From the dawn of civilization to the 20th century, A History of Britain re-animates familiar tales and illuminates overlooked aspects of England’s past. Hosted by Simon Schama, this series discards timelines and tiresome lineages for a lively look at the personalities and cultures that infuse British history. Epic themes and towering figures that transformed an island “at the edge of the world” into the greatest empire on earth. Episode 8 The British Wars – A chronicle of the English Civil War, revealing that behind the romantic stories of Cavaliers and Roundheads lies a terrible tale of tragedy and the death of innocents.
Each turning point in history has behind it a story and a set of principal characters whose dilemmas and conflicts form its dramatic core, and whose unique personalities influenced the outcome of events. History’s Turning Points provides a fascinating and intriguing new perspective on the significant moments that have changed the world. The Russian Revolution – 1917 A.D. Both Lenin and Kerensky were driven to overthrow the Czar. From similar backgrounds, they were both fervent revolutionaries. Lenin wanted the rich to be poor, Kerensky wanted the poor to be rich. Lenin, a charismatic workaholic, won because he would not compromise.
A three part series from the Discovery civilization channel, all about the Tower of London. This is the story of the tower of London, past and present. With unique access to the tower, this series will unlock its private, as well as public life. Revealing the hidden history of well known stories, and uncovering forgotten tower secrets. More than anywhere else in Britain these building have stood at the heart of history for over 900 years. The truth of what happened here is still being discovered. From executions with block and axe, to spies shot in the first world war, it has prisoners as familiar is queen Elizabeth the first, and as recent as World War Two u-boat men. Episode 1 Fortress With unique access behind the walls and locked doors of the Tower of London, discover how it stayed at the cutting edge of military technology.
This documentary tells the enthralling and emotional story of Andrew Wiles. A quiet English mathematician, he was drawn into maths by Fermat’s puzzle, but at Cambridge in the 1970s, it was considered a joke, so he set it aside. Then, in 1986, an extraordinary idea linked this irritating problem with one of the most profound ideas of modern mathematics the Taniyama Shimura Conjecture. When he heard, Wiles went after his childhood dream again. In June 1993 he reached his goal. At a three day lecture at Cambridge, he outlined a proof of Taniyama, and with it Fermat’s Last Theorem. Then disaster struck. His colleague, Dr Nick Katz, made a tiny request for clarification. It turned into a gaping hole in the proof. As Andrew struggled to repair the damage, pressure mounted for him to release the manuscript, to give up his dream.
What is known about the trial and execution of Jesus? Despite the familiar gospel stories of the new testament, much of the historical account remains a mystery. What most historians can agree on is this: around the year 30 of the first century, a Jewish man named Jesus, leaves his home in the Galilea and does something in the Jewish temple that causes him to be arrested. Then the occupying Roman authorities execute him by crucifixion. Beyond that crucial facts remain unclear. Why is he arrested? What charges are brought against him and by whom, and why is he given the cruelest of punishments, death by crucifixion? Eminent scholars sift through Roman, Jewish and early Christian documents searching for answers.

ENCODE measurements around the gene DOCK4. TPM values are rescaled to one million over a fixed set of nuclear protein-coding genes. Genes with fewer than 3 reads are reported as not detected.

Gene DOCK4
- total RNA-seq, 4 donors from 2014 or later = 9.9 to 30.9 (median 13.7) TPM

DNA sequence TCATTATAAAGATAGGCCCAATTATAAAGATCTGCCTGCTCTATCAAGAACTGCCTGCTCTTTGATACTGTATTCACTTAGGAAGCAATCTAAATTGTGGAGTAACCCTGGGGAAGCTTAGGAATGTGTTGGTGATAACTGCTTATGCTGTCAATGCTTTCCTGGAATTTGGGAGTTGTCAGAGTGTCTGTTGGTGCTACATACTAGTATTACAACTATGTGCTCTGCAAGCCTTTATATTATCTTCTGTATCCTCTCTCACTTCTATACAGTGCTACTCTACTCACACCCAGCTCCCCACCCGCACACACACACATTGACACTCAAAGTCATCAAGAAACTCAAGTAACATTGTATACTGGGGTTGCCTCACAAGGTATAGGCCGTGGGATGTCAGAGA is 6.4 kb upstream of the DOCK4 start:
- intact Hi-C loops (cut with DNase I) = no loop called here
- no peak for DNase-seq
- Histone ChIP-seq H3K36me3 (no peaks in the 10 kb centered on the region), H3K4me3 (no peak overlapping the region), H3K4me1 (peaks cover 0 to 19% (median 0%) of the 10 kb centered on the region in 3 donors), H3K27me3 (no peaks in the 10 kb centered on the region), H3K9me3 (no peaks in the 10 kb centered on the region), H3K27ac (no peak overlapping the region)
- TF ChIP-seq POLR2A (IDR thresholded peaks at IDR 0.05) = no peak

Thousands of years ago, Myths were used to help frame the world of the ancients, and dictate the guidelines of their societies. Today, they are often the first stories we learn as children, iconic tales in which good and evil clash, and humanity and fantasy collide. But what is the reality behind these stories? Each episode connects ancient myths to actual historical events, as well as to events in the Bible and other cultures mythologies, gaining important historical insight from renowned scholars in search of the truth behind the legends. Episode 3 Hades – Hades is the lord of the underworld and the keeper of dead souls. This episode tells how Hades came to this position, why he was so feared, and what the Greeks thought awaited them after death.
Natural World is BBC Two’s classic wildlife series which tells in depth stories of incredible animals, featuring award winning photography in some of the most extraordinary places in the world. Episode Web of Intrigue – A close up look at the world of spiders, including the trapdoor spider, and the red-back spider.
World War II In HD Colour is a 13 episode television documentary series recounting the major events of World War II narrated by Robert Powell. The series combines both original and colourised footage. With the very latest satellite delivered terrain mapping and state of the art graphics this story can now be told with access to information which was not previously available to other older series. Conventional wisdom has recently changed as more and more secrets have been revealed particularly in the last five to ten years as documents, files and photographs have been released. Code breaking revelations, and newly released government papers on both sides of the Atlantic have added a very insightful new dimension to the understanding of this the worlds’ greatest ever conflict. Episode 1 The Gathering Storm – Just years after World War I, Germany and other nations are in an economic depression. The series starts with that great paradox. How could the settlement at the end of World War One, the “war to end all wars”, lead to an even greater conflict just a few years later? The answer is a tale with terrible resonance today. This film shows how the Great Depression sapped the will of the democracies of the West to face up to a new and disturbing political phenomenon, the rise of militaristic dictators, in Germany, Italy, Japan and Spain. The result was that the major powers ignored all the warning signs and allowed the likes of Mussolini and above all Hitler to begin the course that would lead the world into catastrophe. This episode ends as Hitler plots his attack upon Poland.